You’ll have the chance to talk through the goals and questions for your property if you like.

What to expect: A film screening followed by a discussion.

Who can come: This program is designed for adult audiences, but children ages 10+ welcome. The program is intended primarily for landowners who own at least 20 acres of land.

What to bring: Paper and pen for taking notes.

Where to meet: The library (located in the Quarters building).

Registration required. Register on Eventbrite.

Around the World in Ten Trees

9:30-11:00 AM Sunday, July 14th

Got the travel bug? Here’s your chance to see unique trees form around the world without leaving the Clarke County! Find out about the ecology and cultural significance of trees from Asia, Europe, North Africa, and across North America as you explore the arboretum with a naturalist. Depending on how fast we walk, we’ll see eight to ten trees.

What to expect: We will walk about a mile over gently rolling terrain.

Who can come: This program is designed for adults and children aged 8 and up. No pets, please!

What to bring: Wear comfortable walking shoes, dress for the weather, and bring a full water bottle.

Where to meet: Meet at the flagpole at the front parking lot close to the “Arboretum Information” kiosk.

Free program, but registration required. Register on Eventbrite.

Night Hike

Thursday, July 18th 8:00-9:30 PM

Explore the arboretum on a guided nature walk. Who knows what we’ll discover?

What to expect: We will walk about a mile over gently rolling terrain in variable light conditions.

Who can come: All ages! But no pets, please!

What to bring: Wear comfortable walking shoes and dress for the weather. Bring a flashlight if you wish.

Where to meet: Meet at the flagpole at the front parking lot close to the “Arboretum Information” kiosk.

Registration required. Register on Eventbrite.

Death by Millions & Millions of Cuts

Why lawns are so environmentally destructive & strategies for transitioning them into functional habitat again

Tuesday, July 23rd 6:30 – 8:00 PM

Speaker: Justin Proctor, a conservation biologist with the Smithsonian's Virginia Working Landscapes program based in Front Royal, has spent 15+ years working with the research, conservation, and outreach behind incentivizing a more sustainable land ethic at the community level.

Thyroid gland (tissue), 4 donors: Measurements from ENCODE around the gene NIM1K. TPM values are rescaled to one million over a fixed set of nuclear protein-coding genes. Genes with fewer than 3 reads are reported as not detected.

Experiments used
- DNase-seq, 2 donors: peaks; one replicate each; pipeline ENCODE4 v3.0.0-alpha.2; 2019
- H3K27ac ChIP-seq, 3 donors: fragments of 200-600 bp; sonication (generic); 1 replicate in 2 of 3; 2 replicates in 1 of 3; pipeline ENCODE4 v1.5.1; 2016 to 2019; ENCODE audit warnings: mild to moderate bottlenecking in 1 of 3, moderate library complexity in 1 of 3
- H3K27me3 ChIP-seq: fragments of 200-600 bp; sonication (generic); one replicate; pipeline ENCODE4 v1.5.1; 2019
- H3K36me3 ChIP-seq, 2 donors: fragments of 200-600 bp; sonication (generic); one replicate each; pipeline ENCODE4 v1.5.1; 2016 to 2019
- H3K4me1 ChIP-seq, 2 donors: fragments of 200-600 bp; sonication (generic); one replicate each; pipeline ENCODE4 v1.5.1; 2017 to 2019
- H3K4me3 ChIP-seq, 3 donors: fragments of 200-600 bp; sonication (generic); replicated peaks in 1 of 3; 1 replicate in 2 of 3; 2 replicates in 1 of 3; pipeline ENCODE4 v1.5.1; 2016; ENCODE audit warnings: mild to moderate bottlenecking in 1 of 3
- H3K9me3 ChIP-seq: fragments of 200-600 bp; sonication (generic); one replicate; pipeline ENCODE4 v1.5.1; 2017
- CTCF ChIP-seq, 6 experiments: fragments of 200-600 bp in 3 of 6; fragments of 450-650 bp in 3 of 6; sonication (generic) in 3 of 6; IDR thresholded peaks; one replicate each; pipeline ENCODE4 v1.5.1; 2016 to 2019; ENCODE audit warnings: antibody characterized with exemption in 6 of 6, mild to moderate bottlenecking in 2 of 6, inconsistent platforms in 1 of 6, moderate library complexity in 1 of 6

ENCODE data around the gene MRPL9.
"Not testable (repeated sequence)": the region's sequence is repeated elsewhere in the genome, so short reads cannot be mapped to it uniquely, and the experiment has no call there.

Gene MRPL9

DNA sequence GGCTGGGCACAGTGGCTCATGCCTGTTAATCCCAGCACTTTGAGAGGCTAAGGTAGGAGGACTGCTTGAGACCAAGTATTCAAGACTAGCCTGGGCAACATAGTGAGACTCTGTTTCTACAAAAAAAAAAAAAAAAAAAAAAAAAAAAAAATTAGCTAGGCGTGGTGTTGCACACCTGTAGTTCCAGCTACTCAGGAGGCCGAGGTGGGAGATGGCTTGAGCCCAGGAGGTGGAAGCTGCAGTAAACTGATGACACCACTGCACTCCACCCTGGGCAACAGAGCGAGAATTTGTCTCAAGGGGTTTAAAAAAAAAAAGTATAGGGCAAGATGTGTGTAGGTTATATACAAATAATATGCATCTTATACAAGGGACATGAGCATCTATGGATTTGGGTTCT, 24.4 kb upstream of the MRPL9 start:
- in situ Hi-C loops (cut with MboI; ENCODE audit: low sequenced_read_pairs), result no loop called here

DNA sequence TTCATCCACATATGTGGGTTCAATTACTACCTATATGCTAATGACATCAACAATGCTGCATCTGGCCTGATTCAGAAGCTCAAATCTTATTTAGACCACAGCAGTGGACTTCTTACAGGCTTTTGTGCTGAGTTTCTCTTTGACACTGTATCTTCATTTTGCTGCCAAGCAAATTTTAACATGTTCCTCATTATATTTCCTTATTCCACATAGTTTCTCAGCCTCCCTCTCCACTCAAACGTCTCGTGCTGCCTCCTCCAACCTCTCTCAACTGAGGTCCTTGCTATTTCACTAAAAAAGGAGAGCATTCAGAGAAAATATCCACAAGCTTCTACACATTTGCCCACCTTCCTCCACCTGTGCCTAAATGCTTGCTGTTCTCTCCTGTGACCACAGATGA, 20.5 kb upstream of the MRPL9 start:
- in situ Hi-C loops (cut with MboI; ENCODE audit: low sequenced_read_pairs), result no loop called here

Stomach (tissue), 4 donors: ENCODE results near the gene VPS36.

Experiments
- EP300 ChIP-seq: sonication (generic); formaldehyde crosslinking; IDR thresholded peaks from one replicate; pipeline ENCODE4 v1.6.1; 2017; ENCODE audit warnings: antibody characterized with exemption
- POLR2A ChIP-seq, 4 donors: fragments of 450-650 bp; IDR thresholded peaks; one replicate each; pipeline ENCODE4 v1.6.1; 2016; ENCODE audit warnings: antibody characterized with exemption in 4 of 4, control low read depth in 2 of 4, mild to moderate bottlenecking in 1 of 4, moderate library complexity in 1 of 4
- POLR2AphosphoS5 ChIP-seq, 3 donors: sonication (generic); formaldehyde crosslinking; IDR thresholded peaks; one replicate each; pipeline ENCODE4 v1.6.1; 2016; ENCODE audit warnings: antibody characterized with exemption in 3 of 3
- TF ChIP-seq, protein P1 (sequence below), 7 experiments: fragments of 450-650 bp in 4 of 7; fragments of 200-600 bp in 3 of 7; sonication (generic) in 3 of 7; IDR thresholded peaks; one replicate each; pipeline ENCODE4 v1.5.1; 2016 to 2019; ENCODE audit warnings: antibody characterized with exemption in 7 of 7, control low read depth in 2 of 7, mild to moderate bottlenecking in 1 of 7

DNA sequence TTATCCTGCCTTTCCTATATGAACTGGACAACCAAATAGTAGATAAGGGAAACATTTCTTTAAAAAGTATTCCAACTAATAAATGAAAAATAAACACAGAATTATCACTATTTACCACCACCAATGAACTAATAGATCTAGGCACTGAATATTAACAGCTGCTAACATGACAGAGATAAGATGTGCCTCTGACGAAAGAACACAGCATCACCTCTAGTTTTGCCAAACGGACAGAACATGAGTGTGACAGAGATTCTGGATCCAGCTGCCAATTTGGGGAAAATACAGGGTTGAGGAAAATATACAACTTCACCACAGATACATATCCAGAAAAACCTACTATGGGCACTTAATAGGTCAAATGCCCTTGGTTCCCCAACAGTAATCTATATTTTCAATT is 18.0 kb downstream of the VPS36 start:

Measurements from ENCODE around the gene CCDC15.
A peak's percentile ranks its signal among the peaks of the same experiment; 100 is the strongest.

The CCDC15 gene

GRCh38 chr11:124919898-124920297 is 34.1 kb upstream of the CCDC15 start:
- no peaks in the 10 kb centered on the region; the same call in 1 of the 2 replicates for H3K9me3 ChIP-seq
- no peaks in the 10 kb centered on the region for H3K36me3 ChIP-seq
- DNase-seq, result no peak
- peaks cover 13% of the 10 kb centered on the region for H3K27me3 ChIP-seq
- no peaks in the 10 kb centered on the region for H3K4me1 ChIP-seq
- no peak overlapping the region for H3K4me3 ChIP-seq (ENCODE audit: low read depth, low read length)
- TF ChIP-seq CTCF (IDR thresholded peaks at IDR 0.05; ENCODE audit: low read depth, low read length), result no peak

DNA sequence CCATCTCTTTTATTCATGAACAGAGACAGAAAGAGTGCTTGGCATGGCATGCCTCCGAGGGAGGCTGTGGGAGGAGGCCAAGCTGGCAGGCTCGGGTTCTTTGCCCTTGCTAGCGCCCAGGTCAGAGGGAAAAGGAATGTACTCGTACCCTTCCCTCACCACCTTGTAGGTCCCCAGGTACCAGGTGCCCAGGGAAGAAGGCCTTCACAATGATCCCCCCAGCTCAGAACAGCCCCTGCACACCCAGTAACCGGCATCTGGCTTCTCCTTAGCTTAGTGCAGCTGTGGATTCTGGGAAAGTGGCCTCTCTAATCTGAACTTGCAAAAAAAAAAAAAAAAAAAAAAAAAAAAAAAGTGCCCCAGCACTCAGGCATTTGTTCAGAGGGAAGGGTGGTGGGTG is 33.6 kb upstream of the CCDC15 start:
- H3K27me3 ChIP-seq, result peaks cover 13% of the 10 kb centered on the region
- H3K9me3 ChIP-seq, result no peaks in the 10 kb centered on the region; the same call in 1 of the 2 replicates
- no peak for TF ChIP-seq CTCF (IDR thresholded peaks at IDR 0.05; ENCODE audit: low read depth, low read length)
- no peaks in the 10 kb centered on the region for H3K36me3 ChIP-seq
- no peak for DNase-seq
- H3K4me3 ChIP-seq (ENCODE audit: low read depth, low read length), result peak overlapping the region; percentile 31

Overview:   Join us in the first of our multi-session program, “Conservation-Minded, Low Maintenance Landscaping.” Over the coming months, join us for workshops on how to establish and maintain an eco-friendly, bio-healthy, economical, low-maintenance yards. The goal of this program is to increase the amount of suburban and urban land that can support and sustain a variety of wildlife and ecosystems, with ultimately less maintenance required. There will be opportunities among participants to share success stories, discuss challenges, and learn from experts and from one another.

Kicking off the series, Justin will be giving an engaging talk on the shovel-ready opportunities that landowners and landscapers have at their fingertips to convert countless acres of unused and unnecessary lawn into productive habitat. The talk will explore strategies, technical assistance, and cost-share programs that can greatly simplify and accelerate these changes.

What to expect: A lecture-type talk

Who can come: Landowners with yards one acre or less, landscapers, students, developers, real estate agents

Where to meet: The library (located in the Quarters building).

Registration required. Register on Eventbrite.

Moth Party!

Friday, July 26th 7:30-9:00 PM

Come join us for an evening of moths, fireflies, and more! For National Moth Week, Blandy is hosting an evening event to celebrate not only moths, but all the wonderful diversity of nocturnal insects. We will start our evening with an introduction to insects, followed by a firefly walk, and concluding by observing moths and other insects at a black light. Our event will be structured from 7:30-9:00 PM. If you like, you're welcome to stay with us for a bit longer to observe and appreciate nocturnal insects, and/or participate in some community science projects with us (Firefly Watch, National Moth Week, and iNaturalist).

What to expect: We will walk about 0.5 miles over gently rolling terrain in variable light conditions.

Who can come: All ages! But no pets, please!

What to bring: Wear comfortable walking shoes and dress for the weather. Bring a flashlight.

Where to meet: Meet at the flagpole at the front parking lot close to the “Arboretum Information” kiosk.

Registration required. Register on Eventbrite.